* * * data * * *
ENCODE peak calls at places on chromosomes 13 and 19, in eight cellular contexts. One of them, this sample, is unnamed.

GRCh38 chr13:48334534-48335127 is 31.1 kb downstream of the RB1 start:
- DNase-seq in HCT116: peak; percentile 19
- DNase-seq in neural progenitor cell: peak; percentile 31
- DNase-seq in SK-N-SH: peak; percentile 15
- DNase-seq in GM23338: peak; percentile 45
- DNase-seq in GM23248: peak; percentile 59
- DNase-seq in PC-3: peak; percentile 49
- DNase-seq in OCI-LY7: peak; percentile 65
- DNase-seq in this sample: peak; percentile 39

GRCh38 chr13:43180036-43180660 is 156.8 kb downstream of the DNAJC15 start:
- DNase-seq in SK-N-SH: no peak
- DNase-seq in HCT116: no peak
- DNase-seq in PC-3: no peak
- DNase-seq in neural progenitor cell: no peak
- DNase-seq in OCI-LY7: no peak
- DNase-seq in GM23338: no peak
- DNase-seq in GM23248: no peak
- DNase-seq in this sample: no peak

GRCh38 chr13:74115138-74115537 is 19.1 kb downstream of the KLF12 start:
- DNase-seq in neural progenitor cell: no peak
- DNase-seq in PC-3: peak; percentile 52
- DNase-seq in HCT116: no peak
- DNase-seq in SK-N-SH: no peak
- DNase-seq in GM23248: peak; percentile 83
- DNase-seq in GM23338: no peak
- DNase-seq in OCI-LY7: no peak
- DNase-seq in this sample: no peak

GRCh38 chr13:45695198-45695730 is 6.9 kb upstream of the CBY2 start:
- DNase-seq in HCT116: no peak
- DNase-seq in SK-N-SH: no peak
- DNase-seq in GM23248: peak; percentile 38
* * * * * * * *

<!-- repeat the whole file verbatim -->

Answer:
ENCODE peak calls at places on chromosomes 13 and 19, in eight cellular contexts. One of them, this sample, is unnamed.

GRCh38 chr13:48334534-48335127 is 31.1 kb downstream of the RB1 start:
- DNase-seq in HCT116: peak; percentile 19
- DNase-seq in neural progenitor cell: peak; percentile 31
- DNase-seq in SK-N-SH: peak; percentile 15
- DNase-seq in GM23338: peak; percentile 45
- DNase-seq in GM23248: peak; percentile 59
- DNase-seq in PC-3: peak; percentile 49
- DNase-seq in OCI-LY7: peak; percentile 65
- DNase-seq in this sample: peak; percentile 39

GRCh38 chr13:43180036-43180660 is 156.8 kb downstream of the DNAJC15 start:
- DNase-seq in SK-N-SH: no peak
- DNase-seq in HCT116: no peak
- DNase-seq in PC-3: no peak
- DNase-seq in neural progenitor cell: no peak
- DNase-seq in OCI-LY7: no peak
- DNase-seq in GM23338: no peak
- DNase-seq in GM23248: no peak
- DNase-seq in this sample: no peak

GRCh38 chr13:74115138-74115537 is 19.1 kb downstream of the KLF12 start:
- DNase-seq in neural progenitor cell: no peak
- DNase-seq in PC-3: peak; percentile 52
- DNase-seq in HCT116: no peak
- DNase-seq in SK-N-SH: no peak
- DNase-seq in GM23248: peak; percentile 83
- DNase-seq in GM23338: no peak
- DNase-seq in OCI-LY7: no peak
- DNase-seq in this sample: no peak

GRCh38 chr13:45695198-45695730 is 6.9 kb upstream of the CBY2 start:
- DNase-seq in HCT116: no peak
- DNase-seq in SK-N-SH: no peak
- DNase-seq in GM23248: peak; percentile 38